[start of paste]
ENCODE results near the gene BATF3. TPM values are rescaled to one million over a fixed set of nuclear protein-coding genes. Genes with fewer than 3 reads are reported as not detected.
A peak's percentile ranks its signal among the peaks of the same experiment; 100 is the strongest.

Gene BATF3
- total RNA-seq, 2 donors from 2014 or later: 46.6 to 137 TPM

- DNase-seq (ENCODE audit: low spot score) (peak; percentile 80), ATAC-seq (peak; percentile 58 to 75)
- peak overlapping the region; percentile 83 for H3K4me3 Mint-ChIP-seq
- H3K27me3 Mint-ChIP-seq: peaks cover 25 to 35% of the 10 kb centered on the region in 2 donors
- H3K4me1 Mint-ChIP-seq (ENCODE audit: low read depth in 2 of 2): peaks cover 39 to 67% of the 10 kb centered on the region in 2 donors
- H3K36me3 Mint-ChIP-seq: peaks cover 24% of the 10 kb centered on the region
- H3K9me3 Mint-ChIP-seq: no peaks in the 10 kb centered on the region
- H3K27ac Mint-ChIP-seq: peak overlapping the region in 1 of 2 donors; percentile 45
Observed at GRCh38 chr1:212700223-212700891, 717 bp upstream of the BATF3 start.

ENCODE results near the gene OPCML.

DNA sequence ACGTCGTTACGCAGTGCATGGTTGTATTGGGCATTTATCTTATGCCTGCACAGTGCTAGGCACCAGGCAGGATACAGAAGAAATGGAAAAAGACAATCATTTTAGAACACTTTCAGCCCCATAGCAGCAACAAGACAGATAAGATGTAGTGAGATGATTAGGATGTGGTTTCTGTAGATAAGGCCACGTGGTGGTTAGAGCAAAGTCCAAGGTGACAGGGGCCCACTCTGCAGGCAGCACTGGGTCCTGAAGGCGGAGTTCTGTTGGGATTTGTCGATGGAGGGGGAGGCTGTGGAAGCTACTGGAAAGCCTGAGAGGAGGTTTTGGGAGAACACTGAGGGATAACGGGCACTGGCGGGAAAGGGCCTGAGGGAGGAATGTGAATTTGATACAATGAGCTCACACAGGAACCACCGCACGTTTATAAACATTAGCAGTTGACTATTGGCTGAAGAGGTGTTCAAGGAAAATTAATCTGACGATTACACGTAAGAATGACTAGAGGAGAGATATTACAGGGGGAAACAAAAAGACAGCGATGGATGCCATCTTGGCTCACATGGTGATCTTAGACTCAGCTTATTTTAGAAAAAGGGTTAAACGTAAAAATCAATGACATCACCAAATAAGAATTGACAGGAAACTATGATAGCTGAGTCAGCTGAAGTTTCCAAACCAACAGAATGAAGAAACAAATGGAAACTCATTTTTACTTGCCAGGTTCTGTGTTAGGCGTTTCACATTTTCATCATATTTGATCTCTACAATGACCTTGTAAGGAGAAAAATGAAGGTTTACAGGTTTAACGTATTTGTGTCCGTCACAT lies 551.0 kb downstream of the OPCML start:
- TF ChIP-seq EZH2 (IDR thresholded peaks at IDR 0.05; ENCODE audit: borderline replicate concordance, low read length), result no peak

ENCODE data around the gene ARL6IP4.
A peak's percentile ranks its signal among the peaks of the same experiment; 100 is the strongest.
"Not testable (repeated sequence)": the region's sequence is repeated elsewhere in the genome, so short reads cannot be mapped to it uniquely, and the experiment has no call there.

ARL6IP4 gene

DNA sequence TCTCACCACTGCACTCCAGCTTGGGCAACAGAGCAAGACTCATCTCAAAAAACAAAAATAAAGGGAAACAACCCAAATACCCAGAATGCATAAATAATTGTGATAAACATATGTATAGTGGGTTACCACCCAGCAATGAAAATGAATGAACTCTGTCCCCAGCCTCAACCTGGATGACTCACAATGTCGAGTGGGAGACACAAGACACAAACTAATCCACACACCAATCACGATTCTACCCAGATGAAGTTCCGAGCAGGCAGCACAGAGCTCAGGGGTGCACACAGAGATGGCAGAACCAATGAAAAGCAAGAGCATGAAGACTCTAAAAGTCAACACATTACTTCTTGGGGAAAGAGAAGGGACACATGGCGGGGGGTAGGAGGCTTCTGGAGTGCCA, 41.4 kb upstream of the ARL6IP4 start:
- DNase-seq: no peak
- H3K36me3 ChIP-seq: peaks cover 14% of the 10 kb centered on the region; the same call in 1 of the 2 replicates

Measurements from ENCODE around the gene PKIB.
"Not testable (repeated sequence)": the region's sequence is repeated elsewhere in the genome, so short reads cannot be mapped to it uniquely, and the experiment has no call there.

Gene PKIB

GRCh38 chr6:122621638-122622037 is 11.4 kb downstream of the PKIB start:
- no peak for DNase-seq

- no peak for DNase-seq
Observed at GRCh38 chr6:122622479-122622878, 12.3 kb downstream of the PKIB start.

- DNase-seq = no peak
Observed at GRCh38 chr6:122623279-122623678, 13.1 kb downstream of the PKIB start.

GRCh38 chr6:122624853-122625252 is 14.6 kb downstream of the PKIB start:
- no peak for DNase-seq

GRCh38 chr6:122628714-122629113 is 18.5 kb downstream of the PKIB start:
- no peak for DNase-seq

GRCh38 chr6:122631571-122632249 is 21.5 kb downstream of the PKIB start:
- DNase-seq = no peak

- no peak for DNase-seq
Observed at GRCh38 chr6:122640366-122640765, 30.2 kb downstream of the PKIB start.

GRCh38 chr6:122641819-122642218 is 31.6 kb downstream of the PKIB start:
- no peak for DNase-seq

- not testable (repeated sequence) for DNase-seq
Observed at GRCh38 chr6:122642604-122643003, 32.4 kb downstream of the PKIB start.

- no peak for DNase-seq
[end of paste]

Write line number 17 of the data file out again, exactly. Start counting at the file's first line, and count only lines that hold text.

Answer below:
A peak's percentile ranks its signal among the peaks of the same experiment; 100 is the strongest.